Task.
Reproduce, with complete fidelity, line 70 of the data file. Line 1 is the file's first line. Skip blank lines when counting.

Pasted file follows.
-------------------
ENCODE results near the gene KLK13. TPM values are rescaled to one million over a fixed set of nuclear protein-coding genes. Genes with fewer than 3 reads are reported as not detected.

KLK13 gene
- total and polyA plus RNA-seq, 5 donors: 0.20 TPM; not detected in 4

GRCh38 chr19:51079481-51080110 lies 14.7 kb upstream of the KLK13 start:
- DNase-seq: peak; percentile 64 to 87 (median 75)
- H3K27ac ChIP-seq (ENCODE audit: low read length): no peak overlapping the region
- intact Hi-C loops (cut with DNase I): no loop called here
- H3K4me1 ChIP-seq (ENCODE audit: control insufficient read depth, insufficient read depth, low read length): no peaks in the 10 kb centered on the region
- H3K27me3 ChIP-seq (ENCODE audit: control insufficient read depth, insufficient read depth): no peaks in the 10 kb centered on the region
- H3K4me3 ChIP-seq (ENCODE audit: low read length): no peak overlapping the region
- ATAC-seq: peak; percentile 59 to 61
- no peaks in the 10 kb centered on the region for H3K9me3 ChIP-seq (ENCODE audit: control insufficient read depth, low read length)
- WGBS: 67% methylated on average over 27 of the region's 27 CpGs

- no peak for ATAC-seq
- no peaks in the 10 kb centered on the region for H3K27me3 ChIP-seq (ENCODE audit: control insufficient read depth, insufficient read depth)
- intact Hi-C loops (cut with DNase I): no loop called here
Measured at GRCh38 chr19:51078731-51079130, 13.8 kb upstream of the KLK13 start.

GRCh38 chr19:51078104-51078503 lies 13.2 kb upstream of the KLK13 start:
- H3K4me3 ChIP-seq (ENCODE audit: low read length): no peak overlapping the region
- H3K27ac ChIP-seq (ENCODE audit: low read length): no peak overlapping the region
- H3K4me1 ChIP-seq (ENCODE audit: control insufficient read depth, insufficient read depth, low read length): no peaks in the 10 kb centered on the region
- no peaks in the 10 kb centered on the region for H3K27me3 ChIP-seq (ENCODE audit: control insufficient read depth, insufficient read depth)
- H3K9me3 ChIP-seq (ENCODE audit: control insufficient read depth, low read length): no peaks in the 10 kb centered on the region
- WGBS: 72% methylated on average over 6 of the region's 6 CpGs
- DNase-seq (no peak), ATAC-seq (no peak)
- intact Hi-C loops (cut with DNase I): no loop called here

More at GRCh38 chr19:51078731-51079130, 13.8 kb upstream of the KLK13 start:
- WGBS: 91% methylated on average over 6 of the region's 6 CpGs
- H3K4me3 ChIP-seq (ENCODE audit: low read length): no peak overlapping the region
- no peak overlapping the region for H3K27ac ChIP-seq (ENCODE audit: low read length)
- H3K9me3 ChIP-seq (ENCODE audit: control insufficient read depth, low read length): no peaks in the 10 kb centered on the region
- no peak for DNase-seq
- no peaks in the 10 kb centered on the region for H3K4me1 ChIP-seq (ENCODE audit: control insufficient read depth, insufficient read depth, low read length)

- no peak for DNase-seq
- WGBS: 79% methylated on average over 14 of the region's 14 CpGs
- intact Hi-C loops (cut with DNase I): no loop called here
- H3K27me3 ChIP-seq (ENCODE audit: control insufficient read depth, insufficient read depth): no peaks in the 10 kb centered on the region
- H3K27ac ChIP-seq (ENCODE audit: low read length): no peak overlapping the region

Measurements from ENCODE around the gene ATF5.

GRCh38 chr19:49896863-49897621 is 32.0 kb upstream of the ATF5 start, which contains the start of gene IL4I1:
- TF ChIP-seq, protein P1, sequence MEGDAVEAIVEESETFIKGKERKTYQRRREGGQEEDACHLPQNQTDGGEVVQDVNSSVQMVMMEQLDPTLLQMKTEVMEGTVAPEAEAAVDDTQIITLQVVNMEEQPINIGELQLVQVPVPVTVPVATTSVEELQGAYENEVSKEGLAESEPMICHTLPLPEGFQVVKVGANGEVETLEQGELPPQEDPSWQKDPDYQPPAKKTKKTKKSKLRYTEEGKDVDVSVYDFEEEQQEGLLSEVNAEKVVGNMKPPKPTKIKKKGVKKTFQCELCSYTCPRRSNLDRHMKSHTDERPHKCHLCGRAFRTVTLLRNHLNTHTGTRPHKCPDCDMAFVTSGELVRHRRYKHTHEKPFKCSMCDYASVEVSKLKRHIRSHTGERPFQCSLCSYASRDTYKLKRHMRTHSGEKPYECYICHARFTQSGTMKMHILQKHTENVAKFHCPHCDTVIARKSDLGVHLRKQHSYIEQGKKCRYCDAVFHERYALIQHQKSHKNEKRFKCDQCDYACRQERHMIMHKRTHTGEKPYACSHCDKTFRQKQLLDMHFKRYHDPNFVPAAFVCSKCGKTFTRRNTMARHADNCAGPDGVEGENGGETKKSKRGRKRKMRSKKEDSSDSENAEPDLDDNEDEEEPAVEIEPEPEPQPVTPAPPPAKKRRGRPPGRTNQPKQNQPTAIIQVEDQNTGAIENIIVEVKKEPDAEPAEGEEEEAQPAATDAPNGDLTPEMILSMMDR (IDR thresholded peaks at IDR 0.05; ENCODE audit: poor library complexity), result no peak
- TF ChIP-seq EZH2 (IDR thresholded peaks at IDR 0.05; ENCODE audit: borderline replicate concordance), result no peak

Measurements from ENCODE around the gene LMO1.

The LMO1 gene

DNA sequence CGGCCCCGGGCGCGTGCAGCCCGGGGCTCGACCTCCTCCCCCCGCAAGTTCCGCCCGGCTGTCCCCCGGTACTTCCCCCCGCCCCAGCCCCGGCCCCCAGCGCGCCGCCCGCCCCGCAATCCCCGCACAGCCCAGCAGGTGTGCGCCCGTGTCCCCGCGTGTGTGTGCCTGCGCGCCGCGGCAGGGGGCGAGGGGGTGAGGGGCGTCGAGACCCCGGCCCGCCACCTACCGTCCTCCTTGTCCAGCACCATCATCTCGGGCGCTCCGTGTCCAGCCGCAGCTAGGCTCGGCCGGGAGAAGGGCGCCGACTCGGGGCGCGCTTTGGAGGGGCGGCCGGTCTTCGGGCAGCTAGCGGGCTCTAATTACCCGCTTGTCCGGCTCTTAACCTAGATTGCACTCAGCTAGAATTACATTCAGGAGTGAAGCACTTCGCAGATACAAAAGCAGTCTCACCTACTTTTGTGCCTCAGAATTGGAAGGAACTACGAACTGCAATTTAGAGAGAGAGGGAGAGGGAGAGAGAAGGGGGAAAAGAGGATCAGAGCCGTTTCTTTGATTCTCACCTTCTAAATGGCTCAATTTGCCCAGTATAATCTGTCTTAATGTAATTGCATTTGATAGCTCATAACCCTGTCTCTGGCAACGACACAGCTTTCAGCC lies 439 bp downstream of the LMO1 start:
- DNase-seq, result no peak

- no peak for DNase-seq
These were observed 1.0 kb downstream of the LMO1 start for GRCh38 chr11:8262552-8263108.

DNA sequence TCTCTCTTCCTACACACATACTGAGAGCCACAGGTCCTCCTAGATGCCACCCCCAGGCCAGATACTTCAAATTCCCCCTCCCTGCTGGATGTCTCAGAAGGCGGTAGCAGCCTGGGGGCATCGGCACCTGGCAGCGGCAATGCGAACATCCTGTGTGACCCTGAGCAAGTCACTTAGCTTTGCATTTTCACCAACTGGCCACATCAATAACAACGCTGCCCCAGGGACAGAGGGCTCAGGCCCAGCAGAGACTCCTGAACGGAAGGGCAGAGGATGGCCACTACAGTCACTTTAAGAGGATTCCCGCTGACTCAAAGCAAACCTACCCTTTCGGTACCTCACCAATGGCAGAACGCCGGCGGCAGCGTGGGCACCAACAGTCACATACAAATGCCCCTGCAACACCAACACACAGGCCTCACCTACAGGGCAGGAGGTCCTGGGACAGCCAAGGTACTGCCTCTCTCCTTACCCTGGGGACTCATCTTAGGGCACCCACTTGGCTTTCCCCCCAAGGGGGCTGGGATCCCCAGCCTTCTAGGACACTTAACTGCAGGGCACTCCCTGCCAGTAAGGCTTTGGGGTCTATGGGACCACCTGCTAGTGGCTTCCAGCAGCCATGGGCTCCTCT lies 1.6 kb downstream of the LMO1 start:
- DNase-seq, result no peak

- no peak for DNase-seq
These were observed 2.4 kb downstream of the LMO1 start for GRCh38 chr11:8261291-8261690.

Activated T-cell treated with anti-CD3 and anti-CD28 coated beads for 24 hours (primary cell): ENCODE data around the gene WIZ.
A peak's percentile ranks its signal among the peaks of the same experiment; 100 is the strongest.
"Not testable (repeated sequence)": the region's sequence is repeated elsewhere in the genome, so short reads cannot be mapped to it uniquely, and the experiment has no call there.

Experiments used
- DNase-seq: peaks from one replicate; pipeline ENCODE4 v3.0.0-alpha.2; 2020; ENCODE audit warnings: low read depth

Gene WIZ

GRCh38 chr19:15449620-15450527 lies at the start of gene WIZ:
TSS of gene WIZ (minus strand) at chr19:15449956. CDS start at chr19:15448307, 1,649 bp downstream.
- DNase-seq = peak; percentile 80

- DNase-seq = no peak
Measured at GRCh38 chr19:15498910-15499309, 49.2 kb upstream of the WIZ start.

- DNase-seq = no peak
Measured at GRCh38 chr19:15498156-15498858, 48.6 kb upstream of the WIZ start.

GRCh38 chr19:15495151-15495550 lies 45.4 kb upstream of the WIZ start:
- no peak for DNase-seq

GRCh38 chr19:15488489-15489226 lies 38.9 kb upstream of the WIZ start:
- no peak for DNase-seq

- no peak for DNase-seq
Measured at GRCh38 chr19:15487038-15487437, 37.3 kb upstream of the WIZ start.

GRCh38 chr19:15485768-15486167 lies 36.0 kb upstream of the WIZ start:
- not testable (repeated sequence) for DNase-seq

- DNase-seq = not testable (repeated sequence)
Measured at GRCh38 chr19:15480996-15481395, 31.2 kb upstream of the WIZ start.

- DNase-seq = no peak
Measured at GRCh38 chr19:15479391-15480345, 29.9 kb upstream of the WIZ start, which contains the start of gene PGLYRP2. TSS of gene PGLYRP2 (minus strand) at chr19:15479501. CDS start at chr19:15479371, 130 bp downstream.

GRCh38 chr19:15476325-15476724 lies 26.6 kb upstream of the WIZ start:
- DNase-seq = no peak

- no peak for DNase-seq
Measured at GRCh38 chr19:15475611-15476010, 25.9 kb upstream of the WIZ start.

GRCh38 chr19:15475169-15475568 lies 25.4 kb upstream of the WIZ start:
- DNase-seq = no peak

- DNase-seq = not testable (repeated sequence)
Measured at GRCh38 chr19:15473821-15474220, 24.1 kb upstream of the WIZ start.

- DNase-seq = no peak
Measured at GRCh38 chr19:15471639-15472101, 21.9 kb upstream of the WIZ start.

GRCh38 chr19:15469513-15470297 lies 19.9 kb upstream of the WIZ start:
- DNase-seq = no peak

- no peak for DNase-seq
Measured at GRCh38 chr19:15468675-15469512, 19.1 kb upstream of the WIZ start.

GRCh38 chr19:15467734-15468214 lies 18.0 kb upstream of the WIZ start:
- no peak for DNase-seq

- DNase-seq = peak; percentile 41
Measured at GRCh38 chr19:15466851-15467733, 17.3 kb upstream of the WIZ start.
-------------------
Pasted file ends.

- no peak for DNase-seq